Activision takes on Call of Duty: Vanguard, Warzone cheaters with Ricochet

There's no question that cheaters ruin free-to-play and paid games alike, and they seem to congregate in competitive shooter games. Developers and publishers often employ some kind of anti-cheat to keep the cheaters at bay, but today, Activision is taking things one step further by announcing its own anti-cheat called Ricochet. The new anti-cheat software will be going live in both Call of Duty: Vanguard and Warzone later this year.

Ricochet Anti-Cheat will comprise server-side tools and enhancements along with a kernel-level driver that players will have to install. In today's announcement on the Call of Duty blog, Activision was pretty straightforward in describing the driver, saying that it will be given "a high level of access to monitor and manage software and applications on a PC."

Activision says that the driver "will check the software and applications that attempt to interact and manipulate Call of Duty: Warzone," though the company also promises that Ricochet Anti-Cheat will respect players' privacy as well. For instance, Activision claims that the driver will only operate when Warzone is running and is not always-on, meaning it will shut down when Warzone is closed. At some point after launch, the driver will go live in Call of Duty: Vanguard, but it will make its debut in Warzone first.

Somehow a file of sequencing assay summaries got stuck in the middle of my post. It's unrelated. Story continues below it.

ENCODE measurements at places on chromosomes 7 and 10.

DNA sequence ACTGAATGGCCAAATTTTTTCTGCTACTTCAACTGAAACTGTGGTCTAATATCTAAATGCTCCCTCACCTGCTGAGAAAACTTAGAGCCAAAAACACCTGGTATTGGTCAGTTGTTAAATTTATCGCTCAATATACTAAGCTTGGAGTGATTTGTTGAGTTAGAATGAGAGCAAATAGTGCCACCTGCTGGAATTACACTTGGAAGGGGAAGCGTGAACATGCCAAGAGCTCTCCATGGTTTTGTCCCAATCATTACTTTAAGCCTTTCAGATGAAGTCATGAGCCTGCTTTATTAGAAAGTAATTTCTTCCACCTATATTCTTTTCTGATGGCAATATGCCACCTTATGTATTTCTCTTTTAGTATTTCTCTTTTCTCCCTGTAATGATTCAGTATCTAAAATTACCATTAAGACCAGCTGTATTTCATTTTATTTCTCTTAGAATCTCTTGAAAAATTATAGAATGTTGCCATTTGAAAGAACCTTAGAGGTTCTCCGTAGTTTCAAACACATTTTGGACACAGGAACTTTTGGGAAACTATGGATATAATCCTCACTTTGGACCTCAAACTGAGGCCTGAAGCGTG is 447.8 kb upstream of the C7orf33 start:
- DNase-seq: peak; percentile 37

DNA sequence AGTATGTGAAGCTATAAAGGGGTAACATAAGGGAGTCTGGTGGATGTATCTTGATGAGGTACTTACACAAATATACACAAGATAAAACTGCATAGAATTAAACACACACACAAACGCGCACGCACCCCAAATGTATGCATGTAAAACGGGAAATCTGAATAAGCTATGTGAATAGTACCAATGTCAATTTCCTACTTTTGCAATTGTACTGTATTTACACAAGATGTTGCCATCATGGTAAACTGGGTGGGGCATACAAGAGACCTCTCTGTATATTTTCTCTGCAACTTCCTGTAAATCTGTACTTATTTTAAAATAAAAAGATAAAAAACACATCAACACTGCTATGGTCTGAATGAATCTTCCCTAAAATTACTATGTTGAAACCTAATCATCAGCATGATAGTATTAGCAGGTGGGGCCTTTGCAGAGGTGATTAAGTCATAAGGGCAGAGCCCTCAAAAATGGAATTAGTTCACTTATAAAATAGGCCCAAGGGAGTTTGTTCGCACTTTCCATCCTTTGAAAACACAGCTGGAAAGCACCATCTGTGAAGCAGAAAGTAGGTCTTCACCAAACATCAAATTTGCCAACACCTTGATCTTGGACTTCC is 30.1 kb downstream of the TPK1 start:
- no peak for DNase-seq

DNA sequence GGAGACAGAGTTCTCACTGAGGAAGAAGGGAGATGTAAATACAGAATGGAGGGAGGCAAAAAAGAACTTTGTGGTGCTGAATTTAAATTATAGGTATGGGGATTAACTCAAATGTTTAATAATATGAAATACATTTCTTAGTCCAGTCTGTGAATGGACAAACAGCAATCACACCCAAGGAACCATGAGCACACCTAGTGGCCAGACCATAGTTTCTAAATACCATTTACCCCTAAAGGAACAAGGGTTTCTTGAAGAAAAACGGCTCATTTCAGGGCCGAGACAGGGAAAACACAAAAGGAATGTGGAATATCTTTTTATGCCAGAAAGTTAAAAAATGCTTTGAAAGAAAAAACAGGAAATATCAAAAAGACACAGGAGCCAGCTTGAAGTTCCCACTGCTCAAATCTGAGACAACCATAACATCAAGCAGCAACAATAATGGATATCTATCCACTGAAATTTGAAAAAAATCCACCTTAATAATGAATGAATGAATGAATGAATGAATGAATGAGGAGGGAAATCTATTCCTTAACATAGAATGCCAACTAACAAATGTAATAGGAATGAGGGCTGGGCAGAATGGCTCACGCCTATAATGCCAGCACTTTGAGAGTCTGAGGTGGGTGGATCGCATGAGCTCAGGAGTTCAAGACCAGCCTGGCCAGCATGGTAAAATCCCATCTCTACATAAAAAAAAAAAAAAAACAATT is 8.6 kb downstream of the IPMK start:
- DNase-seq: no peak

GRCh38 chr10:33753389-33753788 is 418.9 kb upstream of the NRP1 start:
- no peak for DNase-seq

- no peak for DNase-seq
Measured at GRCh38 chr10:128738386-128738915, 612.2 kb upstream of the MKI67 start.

A big question will also be whether or not this anti-cheat will impact performance, but Activision says that it's testing the driver to "ensure system stability across a large range of PCs." Activision also promises to iterate on Ricochet after launch to keep up with cheaters who find and sell workarounds to the anti-cheat.

So, if you've come face-to-face with cheaters in Warzone, the hope is that Ricochet will help with that problem. We'll find out soon enough, as Activision says that Ricochet is going live with the Pacific update for Warzone later this year.